Warren Heckrotte gold rush maps

The Warren Heckrotte Map Collection contains a number of maps of the Gold Rush including those listed below.

Blanchards new map of the Territories being a complete guide to the newly discovered goldfields, 1865. By Rufus Blanchard.

  • Shows gold mines in Idaho and Montana.

A correct map of the Bay of San Francisco and the gold region from an actual survey, 1849. By James Jackson Jarves.

Gold and quicksilver district of California, 1848.  Published by the California Herald.

  • Clipped from the front page of the paper retaining most of the newspaper's name and the date.  The back of the page is filled with text about California and the discovery of gold, but it is not complete.

Map of a survey of the Mokelumne hill canal...1853. By George Goddard.

  • There are several manuscript notations on the map as well as in the margins.  This map is one of the few large scale printed maps at this time of a part of the mining region.  The canal was built in 1852-1853.

Map of central California showing the different railroad lines completed and projected, 1860. Published by W. W. Welch.

  • This map includes six views: Auburn, the railroad train engine "Enterprise, Folsom, Nevada (City), Sacramento, and Grass Valley.  Below the map are tables of statistical data including railroads, population, voting records, distances, and agricultural production.  The only completed railroad on the map is from Sacramento to Folsom.  The Sacramento, Placer and Nevada Railroad runs from Folsom to Nevada City.  

Map of Georgetown Divide, El Dorado County showing all portions of the Placerville and Forest Hill divide with the ditches, mines and other properties...1873.  By Amos Bowman.

Map of the gold region of California, 1850. By Robert H. Ellis.

Map of the gold region of California, 1851. Published by B.F. Butler.

  • This map is a portion of Butler's "Map of the State of California.  This is the earliest recorded state map of California.

Map of the gold region of California, 1851. Published by B.F. Butler. 

  • This is a later state of map shown above.  The changes that were made lie in Tuolumne and Mariposa Counties.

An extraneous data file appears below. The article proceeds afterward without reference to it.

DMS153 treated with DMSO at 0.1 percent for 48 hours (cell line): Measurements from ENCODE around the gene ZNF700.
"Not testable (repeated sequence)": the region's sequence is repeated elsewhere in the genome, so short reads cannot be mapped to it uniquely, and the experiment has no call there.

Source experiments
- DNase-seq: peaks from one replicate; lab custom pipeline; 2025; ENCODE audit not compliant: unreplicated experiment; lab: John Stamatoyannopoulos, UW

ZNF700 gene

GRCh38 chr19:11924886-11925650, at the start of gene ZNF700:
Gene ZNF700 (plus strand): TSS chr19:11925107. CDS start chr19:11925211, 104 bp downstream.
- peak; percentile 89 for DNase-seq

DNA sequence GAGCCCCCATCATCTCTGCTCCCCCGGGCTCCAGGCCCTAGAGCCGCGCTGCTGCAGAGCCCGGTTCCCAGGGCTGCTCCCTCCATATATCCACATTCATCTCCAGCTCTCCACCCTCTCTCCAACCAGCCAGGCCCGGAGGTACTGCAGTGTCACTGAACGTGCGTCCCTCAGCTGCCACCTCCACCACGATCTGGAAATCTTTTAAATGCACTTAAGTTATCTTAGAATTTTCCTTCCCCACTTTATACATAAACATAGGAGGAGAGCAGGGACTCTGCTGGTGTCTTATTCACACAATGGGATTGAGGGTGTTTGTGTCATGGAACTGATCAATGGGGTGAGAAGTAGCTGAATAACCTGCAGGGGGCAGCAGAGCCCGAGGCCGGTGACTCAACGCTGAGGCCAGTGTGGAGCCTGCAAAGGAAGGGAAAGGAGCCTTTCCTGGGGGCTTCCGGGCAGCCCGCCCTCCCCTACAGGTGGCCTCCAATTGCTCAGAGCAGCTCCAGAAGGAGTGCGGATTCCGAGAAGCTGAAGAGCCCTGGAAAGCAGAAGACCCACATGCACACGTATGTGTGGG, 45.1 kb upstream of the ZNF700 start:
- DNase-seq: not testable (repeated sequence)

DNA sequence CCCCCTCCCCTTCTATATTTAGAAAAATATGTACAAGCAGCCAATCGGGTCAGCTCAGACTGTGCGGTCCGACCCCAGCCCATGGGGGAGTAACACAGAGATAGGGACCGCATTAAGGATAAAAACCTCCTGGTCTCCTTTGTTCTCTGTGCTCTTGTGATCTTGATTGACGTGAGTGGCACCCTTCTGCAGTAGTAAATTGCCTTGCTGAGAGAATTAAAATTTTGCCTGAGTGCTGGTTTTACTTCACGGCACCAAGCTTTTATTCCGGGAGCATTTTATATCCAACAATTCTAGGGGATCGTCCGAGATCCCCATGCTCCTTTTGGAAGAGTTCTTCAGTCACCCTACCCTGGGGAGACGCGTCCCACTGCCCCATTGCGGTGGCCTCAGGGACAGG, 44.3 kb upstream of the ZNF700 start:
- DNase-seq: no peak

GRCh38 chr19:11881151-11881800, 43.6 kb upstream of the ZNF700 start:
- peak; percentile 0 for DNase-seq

Map of the gold regions in California from the latest surveys, 1851.  Published by Cooke & LeCount.

  • This map was removed from the Senate Executive Document 47, 31st Congress, 1st Session, 1850.

Map of the Klamath gold region, 1850. Drawn by H. Ehrenburg.

  • The map extends from Humboldt Bay north to Smith's River a little north of 42 degrees latitude and from the coast inland including Shasta and Trinity Rivers.  The text describes the area of the map and tells where the gold has been found.  In other parts of the paper there are reports on other gold regions of the state.  

Map of the [mi]ning district of [C]alifornia, 1850. By William A. Jackson. 

  • The first issue of this map.

Map of the mining district of California, 1850. By William A. Jackson 

  • This is the second issue of the map on lighter weight paper and some additions.  It includes a booklet.

Map of the mining district of California, 1851. By William A. Jackson.

Map of the mining region of California, 1855.  Drawn and compiled by George H. Baker.

  • The map includes table of distances from Sacramento and a table of town populations.

Map of the Sacramento Valley Railroad...1854. Drawn by T.D. Judah.

  • The Sacramento Vallery Railroad became the first operating railroad in California.  

Map of the United States of America, the British Provinces, Mexico, the West Indies and Central America...1849.  Published by J.H. Colton.

  • On this map, the "Gold Region" lies just north of the American River.  New Helvetia is the only settlement in the Central Valley and gold region.  Sonoma is spelled Zenoma.  The Sacramento River and San Joaquin River have been moved east about 15-20 miles.

A new map of the gold region in California, 1851. By Charles Drayton Gibbes.

  • The map includes text that provides a list of authorities used to construct the map and a description of California.

The Sacramento Valley from the American River to Butte Creek, 1849.  Drawn by Lieutenant Derby.

 

accessibilityaccessprivsarrow-circle-rightaskus-chataskus-librarianbarsblogsclosecoffeecomputercomputersulcontactsconversationcopierelectricaloutleteventsexternal-linkfacebook-circlegroupstudyhoursindividualinterlibrarynewsnextoffcampusopenlateoutdoorpeoplepolicypreviousprinterprojectsquietreservesscannersearchstudysupportingtabletourstwitter-circleworking